Subject: Re: [boost] [timer] Boost Timer Library Version 2
From: Vicente J. Botet Escriba (vicente.botet_at_[hidden])
Date: 2011-09-27 17:01:10
Le 27/09/11 15:54, Beman Dawes a écrit :
> Version 2 of Boost.Timer is about ready to move to trunk. The original
> version 1 timers are deprecated, but not changed in any way.
> Besides deciding to keep the version 2 timers in Boost.Timer, many
> suggestions and corrections from the "Boost.Timer replacement" thread
> have been applied. See
> The docs can be viewed at http://beman.github.com/timer/
> The code is available at https://github.com/Beman/timer
> Thanks to all who posted comments, corrections, and suggestions in
> response to the original posting.
> Special thanks to Rob Stewart - many of his suggestions have been
> incorporated - and to Vicente Botet for his work on Boost.Chrono which
> now is used to implement much higher resolution for wall-clock time.
> While additional comments are always welcome, unless someone comes up
> with a showstopper I'm planning to move Version 2 to trunk and get on
> with other projects.
glad to see that you could make use of Boost.Chrono.
I have some remark about the documentation.
* The example
nanosecond_type last_checkpoint = 0;
cpu_timer checkpoint_timer; // start the timer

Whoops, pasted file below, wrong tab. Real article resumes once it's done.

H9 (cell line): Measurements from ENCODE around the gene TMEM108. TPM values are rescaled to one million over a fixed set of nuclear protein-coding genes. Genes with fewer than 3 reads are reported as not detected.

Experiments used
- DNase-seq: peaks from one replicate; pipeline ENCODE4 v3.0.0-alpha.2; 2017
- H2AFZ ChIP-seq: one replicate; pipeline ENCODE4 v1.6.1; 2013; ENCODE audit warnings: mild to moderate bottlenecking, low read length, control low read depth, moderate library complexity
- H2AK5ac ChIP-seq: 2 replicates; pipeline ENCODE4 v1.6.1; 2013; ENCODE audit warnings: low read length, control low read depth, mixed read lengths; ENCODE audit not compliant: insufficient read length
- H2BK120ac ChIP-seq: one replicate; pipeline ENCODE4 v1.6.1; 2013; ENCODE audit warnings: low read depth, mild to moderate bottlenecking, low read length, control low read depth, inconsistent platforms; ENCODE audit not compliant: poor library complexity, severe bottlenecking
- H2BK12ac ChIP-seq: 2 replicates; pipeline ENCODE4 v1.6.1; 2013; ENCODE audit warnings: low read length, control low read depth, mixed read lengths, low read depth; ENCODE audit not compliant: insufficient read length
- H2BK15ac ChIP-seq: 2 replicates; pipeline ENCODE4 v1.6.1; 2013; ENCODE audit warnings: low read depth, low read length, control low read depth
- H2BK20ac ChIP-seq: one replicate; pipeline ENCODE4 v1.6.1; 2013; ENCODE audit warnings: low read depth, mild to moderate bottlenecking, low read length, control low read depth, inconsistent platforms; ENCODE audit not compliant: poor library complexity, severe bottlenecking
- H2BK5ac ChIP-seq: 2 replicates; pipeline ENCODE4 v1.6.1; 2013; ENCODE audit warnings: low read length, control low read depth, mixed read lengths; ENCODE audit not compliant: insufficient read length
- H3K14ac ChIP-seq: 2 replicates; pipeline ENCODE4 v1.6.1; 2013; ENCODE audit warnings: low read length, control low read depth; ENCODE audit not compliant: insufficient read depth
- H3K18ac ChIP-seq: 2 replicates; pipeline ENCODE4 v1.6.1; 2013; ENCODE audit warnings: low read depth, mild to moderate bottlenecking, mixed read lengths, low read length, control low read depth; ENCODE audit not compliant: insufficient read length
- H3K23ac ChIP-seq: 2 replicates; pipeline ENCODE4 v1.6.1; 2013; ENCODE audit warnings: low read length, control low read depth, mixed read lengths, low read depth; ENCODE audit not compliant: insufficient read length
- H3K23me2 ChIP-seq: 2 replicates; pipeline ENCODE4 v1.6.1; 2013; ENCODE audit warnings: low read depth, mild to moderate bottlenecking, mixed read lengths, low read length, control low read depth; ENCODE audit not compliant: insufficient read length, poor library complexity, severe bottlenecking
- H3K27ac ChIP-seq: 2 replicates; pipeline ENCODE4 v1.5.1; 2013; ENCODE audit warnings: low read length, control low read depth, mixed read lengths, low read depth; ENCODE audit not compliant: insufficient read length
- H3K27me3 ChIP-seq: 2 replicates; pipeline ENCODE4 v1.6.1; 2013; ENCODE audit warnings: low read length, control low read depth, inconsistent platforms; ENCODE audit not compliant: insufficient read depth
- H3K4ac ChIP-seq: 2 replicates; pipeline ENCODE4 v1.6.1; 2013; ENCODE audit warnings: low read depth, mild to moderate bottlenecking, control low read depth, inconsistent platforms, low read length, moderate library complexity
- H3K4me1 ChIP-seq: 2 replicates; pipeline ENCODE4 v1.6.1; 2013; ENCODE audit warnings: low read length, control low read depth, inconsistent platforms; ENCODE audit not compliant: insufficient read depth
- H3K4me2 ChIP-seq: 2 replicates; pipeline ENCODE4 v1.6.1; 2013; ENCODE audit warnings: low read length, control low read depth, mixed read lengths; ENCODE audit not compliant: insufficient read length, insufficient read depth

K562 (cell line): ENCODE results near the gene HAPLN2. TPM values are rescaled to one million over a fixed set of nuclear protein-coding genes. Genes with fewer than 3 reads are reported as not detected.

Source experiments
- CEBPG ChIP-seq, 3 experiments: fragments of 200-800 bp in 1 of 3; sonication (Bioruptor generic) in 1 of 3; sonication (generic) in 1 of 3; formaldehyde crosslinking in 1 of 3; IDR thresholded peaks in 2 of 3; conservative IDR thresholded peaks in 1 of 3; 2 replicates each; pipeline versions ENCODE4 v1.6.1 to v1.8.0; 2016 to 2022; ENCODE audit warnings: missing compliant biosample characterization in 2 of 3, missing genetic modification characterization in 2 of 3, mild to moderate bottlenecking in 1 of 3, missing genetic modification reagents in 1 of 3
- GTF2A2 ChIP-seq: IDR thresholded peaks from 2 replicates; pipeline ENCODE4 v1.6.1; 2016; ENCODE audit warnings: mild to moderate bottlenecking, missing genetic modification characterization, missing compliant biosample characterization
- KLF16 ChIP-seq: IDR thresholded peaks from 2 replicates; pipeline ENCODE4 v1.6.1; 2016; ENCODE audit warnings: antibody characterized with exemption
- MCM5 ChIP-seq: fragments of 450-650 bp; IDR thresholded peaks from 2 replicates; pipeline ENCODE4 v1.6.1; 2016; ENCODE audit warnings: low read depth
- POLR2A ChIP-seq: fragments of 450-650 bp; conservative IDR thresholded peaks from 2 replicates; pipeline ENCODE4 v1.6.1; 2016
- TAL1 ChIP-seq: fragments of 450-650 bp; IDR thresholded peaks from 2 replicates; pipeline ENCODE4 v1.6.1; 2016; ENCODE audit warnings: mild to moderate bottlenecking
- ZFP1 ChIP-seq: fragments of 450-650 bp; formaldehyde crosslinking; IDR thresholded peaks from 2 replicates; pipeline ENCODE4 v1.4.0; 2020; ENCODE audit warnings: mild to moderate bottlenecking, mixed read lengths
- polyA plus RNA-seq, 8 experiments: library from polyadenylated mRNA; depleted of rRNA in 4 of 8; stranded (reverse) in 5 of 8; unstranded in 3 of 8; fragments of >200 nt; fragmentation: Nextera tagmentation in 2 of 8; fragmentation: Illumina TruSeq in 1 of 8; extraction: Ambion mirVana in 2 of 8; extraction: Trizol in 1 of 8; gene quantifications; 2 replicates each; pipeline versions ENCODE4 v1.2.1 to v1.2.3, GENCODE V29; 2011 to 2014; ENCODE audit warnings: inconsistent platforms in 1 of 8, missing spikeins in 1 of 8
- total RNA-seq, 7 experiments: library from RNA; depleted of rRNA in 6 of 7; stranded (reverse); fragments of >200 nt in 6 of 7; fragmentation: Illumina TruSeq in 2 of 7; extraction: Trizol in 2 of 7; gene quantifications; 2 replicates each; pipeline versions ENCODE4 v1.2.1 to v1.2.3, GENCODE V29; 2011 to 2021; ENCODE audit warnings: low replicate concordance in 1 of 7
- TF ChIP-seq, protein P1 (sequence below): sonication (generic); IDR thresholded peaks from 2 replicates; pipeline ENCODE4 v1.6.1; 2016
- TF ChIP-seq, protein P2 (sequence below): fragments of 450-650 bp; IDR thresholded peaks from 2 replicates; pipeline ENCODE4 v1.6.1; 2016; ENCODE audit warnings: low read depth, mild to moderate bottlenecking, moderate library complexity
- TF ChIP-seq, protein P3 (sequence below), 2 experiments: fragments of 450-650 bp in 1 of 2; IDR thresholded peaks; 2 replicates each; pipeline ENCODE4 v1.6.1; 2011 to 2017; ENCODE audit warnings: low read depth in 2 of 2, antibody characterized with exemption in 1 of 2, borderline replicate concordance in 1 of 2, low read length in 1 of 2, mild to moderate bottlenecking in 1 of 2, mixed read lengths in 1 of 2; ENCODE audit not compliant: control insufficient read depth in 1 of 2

if (checkpoint_timer.elapsed().user - last_checkpoint> 20*1000000000)
last_checkpoint = checkpoint_timer.elapsed().user;
seems to not really show the a well use of elapsed. For example the same
behavior can be done with Boost.Chrono as follows
process_user_cpu_clock::time_point last_checkpoint = process_user_cpu_clock::now();
if (process_user_cpu_clock::now() - last_checkpoint> seconds(20))
last_checkpoint = process_user_cpu_clock::now();
Note that the comparison is done using duration units.
I guess that you should include a more specific example that show the
advantage of using a timer.
* By the way the user, wall and system fields are not chrono::duration?
or why you don't use the chrono::process_cpu_clock that provides wall,
user and system clocks at once?
* Why does stop returns cpu-times? Why by reference? Why elapsed is not
returned by reference?
cpu_times elapsed() const noexcept;
const cpu_times& stop() noexcept;
* I would associate the operations pairwise start/stop and
suspend/resume. I guess it would be easier to explain the semantics.
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